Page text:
On March 5, in another attempt to prevent kids from languishing in overcrowded Border Patrol stations, the refugee office notified its network of permanent, state-licensed childcare facilities that they may temporarily return to their full licensed capacity, as long as they remain within the safe occupancy levels prescribed by the CDC.

On Saturday, Homeland Security Secretary Alejandro Mayorkas announced he had “directed the Federal Emergency Management Agency (FEMA) to support a government-wide effort over the next 90 days to safely receive, shelter, and transfer unaccompanied children who make the dangerous journey to the U.S. southwest border.”

The announcement offered few specifics regarding FEMA’s role in this effort, other than to work with HHS to “look at every available option to quickly expand physical capacity for appropriate lodging.” A spokesperson for HHS referred questions about FEMA to DHS, which did not respond to a request for more information.

Asylum seeking migrant mothers from Central America hold their children as they await transport after crossing the Rio Grande river into the United States from Mexico on a raft in La Joya, Texas, U.S., March 14, 2021. (Adrees Latif/Reuters)
Mothers from Central America hold their children as they await transport after crossing the Rio Grande. (Adrees Latif/Reuters)

Over the weekend, BuzzFeed News reported that HHS was opening a new emergency intake center for migrant children to cut down on overcrowding at Border Patrol facilities. A local CBS affiliate also reported Sunday that Texas Gov. Greg Abbott announced the federal government’s plans to relocate some migrant kids from the border to a holding facility in Midland, Texas, where they’d reportedly been transported by bus overnight, taking local officials by surprise.

In a statement provided to Yahoo News on Monday, a spokesperson for HHS confirmed that the refugee office had opened an emergency intake site in Midland, Texas, on Sunday.

According to the statement from HHS, the Midland facility “offers hard-sided shelter space for children” and is intended for temporary use in response to “the rapid increase in the pace of referrals” of unaccompanied children from Homeland Security officials at the border to the refugee office.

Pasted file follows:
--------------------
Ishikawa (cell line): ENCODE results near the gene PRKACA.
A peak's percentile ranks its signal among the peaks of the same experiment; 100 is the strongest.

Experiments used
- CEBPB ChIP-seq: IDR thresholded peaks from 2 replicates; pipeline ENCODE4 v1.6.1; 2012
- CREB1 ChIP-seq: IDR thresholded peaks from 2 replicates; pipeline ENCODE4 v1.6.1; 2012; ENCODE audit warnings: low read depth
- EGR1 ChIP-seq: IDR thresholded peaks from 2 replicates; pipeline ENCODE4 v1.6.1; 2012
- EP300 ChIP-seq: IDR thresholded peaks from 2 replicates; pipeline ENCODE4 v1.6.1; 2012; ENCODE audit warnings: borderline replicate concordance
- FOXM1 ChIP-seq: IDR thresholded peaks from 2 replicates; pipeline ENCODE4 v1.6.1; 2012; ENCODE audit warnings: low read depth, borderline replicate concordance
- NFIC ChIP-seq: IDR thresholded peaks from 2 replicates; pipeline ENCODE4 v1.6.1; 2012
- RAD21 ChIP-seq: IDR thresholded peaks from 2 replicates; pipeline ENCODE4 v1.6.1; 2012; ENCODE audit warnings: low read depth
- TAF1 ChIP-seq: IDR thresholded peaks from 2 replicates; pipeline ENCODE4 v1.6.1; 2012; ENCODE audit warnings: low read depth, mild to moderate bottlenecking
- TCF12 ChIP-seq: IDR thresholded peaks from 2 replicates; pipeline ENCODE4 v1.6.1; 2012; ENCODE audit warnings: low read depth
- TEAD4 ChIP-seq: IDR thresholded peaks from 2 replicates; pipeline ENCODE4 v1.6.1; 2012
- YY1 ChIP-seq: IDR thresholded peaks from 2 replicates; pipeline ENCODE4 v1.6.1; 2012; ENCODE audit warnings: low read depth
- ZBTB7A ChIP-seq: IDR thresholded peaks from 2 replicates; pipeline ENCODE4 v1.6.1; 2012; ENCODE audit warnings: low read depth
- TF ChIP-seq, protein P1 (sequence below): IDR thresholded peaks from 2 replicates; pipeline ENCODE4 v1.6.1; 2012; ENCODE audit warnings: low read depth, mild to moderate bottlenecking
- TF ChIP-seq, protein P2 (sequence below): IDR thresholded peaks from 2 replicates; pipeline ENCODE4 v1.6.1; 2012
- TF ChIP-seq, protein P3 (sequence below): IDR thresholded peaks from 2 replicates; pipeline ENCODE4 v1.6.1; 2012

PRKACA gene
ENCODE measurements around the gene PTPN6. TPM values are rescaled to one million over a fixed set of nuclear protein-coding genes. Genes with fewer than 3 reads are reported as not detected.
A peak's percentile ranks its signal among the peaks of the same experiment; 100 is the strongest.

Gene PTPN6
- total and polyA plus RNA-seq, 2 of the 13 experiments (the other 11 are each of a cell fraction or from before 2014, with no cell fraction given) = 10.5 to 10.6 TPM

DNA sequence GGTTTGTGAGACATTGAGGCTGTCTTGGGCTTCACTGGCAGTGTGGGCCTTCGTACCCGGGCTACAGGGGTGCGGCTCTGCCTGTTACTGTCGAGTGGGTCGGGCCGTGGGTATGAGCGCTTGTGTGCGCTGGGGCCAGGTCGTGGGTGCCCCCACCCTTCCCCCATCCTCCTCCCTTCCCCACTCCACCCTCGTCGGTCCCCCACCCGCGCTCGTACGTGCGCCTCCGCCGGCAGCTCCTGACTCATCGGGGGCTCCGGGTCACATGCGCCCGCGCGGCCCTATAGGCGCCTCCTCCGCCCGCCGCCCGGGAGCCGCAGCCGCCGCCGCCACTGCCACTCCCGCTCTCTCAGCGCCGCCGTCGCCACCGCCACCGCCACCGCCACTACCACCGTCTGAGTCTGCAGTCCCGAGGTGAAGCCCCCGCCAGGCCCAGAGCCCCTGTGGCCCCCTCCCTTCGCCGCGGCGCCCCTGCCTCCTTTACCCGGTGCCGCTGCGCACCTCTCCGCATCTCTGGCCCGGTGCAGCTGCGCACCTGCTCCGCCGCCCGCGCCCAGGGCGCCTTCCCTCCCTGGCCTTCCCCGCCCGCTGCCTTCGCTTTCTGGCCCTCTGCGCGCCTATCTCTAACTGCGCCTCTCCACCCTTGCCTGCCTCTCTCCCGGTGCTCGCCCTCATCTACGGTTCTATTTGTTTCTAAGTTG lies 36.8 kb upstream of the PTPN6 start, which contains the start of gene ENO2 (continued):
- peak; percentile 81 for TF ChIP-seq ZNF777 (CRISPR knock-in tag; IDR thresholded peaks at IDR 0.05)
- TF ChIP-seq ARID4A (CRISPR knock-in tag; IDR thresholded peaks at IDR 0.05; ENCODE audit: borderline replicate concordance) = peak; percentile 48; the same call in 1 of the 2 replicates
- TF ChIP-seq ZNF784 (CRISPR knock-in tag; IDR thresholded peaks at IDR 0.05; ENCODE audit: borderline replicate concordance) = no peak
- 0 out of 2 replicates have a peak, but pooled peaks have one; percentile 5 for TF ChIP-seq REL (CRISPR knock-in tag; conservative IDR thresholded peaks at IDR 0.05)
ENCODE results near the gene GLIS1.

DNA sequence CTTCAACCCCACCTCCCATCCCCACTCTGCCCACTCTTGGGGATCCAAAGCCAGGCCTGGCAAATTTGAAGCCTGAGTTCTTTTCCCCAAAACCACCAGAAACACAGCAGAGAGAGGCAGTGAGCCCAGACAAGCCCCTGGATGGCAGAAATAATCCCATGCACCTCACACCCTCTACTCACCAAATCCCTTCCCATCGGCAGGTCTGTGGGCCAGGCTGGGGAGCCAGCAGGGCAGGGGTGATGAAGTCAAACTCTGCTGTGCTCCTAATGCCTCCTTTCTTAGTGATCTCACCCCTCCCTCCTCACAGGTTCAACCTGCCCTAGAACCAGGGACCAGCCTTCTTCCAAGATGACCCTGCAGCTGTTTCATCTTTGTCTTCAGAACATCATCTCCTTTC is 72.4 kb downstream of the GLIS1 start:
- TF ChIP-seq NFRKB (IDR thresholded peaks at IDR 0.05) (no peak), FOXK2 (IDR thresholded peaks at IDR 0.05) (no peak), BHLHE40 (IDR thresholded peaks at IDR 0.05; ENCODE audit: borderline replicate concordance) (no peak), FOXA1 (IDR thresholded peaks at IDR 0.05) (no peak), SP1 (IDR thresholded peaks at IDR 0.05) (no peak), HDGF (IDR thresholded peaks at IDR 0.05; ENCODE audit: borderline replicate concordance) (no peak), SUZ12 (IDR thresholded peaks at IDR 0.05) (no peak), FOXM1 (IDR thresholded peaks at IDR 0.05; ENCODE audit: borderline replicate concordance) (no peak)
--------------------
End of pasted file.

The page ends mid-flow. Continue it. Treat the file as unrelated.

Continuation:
“The site will provide a safer and less over-crowded environment where children are cared for and processed as quickly as possible and either released to a sponsor or transferred to an ORR [Office of Refugee Resettlement] shelter for longer-term care,” read the HHS statement.

HHS also said that “a combination of the American Red Cross, contractors, and federal staff” will care for children transferred to the Midland facility, where they will be provided with “clean and comfortable sleeping quarters, meals, toiletries, laundry, and access to medical services,” in addition to undergoing a COVID-19 health screening.

HHS did not respond to specific questions regarding the Midland site’s capacity or how many children are currently being held there.

House Minority Leader Kevin McCarthy addresses the press during the congressional border delegation visit to El Paso, Texas on March 15, 2021. (Justin Hamel / AFP via Getty Images)
House Minority Leader Kevin McCarthy on a congressional border delegation visit to El Paso, Texas, on Monday. (Justin Hamel / AFP via Getty Images)

The Associated Press also reported Monday that the federal government is planning to use a convention center in Dallas to hold up to 3,000 migrant boys between the ages of 15 and 17 for up to 90 days starting as early as this week. A spokesperson for HHS did not respond to a request to confirm the Associated Press’s report, but a statement provided to Yahoo News last week made clear that the department “will utilize all available options to safely care for the children referred to us.”

The Biden administration’s response to the current influx of migrants at the southern border has received backlash from critics on both ends of the political spectrum. Progressives such as Rep. Alexandria Ocasio-Cortez, D-N.Y., opposed the administration’s use of large-scale emergency influx facilities to house migrant children, while Republicans have blamed President Biden for causing the surge by rolling back several Trump-era immigration restrictions, even though the majority of adults, including asylum seekers, are still being immediately turned away at the border under a Trump-era emergency health order known as Title 42.

House Minority Leader Kevin McCarthy and several other GOP members of Congress continued to point the finger at Biden after touring the border near El Paso on Monday. “This crisis is created by the presidential policies of this new administration,” said McCarthy. “There's no other way to claim it than a Biden border crisis.”